“After three weeks, Handavya complained that the other man was not a good worker and that he could do a better job by himself,” says Kevogo.

Convinced, Kevogo sacked the other young man and the two agreed to a daily payment of Sh200, which Kevogo insists he honoured.

He says it never crossed his mind that Handavya’s motive was to get rid of the other man so that he and his wife could keep their affair secret.

“A week later, neighbours told me that my wife kept Handavya company all day,” he said.

Incensed, he asked Handavya to leave.

Jonnes of course denies conducting an affair behind her husband’s back and insists that he owed Handavya Sh900.

“He came to our home several times to claim his money, but Kevogo chased him away. The last time he came, Kevogo told him that he could take me since it was me he really wanted.”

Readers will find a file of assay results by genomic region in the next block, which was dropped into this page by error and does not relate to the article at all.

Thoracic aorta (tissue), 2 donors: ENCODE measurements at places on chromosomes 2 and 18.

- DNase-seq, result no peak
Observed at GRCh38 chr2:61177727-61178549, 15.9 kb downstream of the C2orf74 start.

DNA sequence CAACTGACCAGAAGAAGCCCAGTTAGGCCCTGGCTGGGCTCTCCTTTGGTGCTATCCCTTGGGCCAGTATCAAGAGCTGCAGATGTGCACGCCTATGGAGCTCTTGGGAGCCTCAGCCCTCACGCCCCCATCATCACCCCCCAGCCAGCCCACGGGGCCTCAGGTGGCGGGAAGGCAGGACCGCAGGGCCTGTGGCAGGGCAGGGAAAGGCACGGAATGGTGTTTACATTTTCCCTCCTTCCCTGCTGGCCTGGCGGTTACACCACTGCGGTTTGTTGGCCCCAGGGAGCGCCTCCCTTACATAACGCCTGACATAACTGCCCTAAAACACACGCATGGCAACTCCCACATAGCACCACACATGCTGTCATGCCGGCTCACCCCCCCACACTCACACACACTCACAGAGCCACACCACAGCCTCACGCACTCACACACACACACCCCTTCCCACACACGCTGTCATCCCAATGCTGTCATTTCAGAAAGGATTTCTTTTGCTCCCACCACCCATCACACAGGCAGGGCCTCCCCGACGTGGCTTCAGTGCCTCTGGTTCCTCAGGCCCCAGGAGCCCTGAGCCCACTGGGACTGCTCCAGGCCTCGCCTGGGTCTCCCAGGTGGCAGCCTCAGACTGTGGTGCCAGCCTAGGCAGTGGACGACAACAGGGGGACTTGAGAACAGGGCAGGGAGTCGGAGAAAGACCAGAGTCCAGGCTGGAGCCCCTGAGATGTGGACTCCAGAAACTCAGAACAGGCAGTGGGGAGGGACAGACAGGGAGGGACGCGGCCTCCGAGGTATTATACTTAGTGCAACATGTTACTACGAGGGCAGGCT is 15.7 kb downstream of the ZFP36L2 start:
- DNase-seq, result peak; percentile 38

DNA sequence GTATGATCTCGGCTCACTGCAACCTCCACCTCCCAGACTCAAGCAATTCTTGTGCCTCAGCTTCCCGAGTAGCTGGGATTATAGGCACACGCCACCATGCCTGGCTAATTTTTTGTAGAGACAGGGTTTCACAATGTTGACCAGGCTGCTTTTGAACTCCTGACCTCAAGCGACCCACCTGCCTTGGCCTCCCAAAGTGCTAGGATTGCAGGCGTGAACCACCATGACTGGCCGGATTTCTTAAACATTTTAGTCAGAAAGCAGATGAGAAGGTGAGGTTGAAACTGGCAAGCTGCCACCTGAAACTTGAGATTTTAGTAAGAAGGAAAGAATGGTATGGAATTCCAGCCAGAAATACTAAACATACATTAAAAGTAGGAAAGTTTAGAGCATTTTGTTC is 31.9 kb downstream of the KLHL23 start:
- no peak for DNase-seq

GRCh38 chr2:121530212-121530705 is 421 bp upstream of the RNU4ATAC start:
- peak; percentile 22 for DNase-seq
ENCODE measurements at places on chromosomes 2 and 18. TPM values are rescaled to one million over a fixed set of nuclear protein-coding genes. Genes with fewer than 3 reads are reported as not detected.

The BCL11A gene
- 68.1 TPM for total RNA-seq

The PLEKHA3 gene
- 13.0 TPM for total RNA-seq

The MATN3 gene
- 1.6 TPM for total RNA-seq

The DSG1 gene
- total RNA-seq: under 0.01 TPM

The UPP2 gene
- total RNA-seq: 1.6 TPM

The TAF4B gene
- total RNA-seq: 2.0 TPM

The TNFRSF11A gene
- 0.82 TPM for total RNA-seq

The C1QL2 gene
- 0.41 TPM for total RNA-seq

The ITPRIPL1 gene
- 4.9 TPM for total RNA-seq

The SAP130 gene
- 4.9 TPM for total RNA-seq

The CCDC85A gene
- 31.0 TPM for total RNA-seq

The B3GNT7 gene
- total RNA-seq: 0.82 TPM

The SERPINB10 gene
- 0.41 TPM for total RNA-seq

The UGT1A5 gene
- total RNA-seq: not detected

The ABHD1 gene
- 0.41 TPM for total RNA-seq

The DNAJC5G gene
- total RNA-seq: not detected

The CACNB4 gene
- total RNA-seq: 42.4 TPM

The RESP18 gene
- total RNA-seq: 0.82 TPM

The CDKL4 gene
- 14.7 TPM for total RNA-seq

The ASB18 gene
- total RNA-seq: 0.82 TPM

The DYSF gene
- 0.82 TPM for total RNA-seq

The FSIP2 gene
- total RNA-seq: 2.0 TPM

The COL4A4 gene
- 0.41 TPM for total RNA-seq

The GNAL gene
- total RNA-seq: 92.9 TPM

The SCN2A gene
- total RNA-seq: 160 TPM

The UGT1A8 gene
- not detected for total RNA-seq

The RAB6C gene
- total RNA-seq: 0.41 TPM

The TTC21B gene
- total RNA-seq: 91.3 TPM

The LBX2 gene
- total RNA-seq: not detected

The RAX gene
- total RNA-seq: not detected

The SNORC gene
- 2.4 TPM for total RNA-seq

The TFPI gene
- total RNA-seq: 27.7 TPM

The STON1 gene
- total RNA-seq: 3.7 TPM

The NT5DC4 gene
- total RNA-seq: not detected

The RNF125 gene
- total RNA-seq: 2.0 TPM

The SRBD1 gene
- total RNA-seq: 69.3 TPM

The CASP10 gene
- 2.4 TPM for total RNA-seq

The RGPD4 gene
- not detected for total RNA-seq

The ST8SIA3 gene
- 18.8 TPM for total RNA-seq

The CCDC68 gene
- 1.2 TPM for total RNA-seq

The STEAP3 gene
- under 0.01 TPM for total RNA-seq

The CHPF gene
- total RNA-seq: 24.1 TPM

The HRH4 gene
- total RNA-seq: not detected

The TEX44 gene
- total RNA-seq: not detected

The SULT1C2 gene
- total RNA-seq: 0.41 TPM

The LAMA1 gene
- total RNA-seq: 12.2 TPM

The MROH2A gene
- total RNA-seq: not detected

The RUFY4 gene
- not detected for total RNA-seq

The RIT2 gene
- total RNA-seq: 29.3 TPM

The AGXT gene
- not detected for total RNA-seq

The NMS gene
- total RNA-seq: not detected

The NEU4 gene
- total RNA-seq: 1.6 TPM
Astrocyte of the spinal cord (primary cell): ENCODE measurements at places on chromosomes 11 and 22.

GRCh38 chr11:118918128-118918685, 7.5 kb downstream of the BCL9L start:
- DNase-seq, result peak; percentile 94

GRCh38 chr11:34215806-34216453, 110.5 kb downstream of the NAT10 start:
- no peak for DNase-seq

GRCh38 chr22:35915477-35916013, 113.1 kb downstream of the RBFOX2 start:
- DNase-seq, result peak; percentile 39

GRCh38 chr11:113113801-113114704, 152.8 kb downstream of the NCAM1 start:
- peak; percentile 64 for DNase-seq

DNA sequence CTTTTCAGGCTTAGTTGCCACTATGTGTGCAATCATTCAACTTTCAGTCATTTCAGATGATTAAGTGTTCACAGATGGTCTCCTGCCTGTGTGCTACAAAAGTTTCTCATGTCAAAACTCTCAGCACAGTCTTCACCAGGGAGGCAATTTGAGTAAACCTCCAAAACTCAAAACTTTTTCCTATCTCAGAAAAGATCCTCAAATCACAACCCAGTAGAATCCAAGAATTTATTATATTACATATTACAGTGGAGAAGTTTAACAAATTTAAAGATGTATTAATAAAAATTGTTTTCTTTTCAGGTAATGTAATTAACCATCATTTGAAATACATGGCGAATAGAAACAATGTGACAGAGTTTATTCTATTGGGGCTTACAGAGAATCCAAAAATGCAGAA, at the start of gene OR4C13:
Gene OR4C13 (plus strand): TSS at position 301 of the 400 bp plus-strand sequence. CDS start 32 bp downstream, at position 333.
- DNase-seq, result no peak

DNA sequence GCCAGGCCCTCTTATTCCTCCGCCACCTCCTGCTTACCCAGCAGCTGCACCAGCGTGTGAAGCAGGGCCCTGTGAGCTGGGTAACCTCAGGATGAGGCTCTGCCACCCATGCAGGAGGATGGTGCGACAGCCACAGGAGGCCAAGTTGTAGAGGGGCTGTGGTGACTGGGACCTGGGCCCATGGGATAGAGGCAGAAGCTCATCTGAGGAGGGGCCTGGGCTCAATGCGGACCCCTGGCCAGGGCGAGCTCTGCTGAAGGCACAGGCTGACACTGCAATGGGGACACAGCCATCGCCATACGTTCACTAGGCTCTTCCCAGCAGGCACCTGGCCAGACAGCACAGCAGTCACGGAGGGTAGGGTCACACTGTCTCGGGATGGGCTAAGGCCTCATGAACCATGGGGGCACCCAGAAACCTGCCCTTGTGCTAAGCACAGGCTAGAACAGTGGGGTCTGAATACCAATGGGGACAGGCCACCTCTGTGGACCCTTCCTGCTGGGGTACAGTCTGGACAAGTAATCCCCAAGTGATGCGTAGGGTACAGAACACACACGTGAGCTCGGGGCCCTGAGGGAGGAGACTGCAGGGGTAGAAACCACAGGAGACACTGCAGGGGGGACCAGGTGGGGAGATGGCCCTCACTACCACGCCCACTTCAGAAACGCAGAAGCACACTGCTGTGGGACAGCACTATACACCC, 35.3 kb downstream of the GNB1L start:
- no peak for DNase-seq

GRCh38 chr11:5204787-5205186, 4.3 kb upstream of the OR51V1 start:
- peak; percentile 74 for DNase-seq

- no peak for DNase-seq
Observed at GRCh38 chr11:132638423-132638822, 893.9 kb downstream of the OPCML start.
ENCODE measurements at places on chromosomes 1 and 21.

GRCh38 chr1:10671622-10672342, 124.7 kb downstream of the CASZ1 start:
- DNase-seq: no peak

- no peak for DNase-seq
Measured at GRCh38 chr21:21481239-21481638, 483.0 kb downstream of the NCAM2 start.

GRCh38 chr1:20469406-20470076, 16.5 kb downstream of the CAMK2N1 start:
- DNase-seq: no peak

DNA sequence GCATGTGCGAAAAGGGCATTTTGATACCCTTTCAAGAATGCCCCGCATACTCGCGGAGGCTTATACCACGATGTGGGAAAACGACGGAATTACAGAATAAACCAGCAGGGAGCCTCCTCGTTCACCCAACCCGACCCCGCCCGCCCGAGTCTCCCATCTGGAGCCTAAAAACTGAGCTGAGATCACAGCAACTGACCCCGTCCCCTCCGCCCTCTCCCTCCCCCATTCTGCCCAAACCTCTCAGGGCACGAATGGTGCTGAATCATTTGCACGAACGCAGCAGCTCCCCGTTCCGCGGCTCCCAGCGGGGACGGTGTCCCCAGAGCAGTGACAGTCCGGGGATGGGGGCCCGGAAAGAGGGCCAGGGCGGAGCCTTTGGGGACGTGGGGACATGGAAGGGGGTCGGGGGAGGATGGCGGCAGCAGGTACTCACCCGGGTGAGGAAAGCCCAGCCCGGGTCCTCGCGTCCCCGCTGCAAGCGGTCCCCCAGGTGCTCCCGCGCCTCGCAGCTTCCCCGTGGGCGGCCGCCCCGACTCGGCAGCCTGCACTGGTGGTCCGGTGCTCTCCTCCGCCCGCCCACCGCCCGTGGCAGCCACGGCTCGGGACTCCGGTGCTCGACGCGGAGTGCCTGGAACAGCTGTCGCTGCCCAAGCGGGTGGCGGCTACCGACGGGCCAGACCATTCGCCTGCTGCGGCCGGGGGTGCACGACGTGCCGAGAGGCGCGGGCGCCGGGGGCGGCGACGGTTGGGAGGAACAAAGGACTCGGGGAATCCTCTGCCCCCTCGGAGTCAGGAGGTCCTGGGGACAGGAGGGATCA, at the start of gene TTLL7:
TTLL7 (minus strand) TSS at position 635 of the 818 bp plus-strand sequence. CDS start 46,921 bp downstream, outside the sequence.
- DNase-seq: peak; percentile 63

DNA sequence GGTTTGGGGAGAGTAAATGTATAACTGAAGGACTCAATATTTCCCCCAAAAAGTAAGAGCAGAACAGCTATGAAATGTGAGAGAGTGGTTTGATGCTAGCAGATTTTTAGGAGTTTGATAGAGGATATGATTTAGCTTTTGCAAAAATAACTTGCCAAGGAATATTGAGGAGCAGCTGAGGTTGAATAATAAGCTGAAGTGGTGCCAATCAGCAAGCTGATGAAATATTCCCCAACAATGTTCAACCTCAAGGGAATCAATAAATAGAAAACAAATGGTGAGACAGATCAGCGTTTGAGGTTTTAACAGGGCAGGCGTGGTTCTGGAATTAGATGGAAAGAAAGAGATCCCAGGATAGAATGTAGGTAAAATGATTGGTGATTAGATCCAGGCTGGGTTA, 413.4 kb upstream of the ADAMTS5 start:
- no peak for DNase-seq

When he left empty-handed, Jonnes says her husband chased her away, brandishing a panga and telling her to go live with Handavya.

“I simply did what I was asked to and, anyway, I feared for my life,” she says, adding, “I’m happy with this man and hope things will remain this way.”–

Patrick Andabwa (right) with Jones Kevogo whom he was allegedly offered to settle a Sh900 debt. PHOTO | JARED NYATAYA (Eldoret).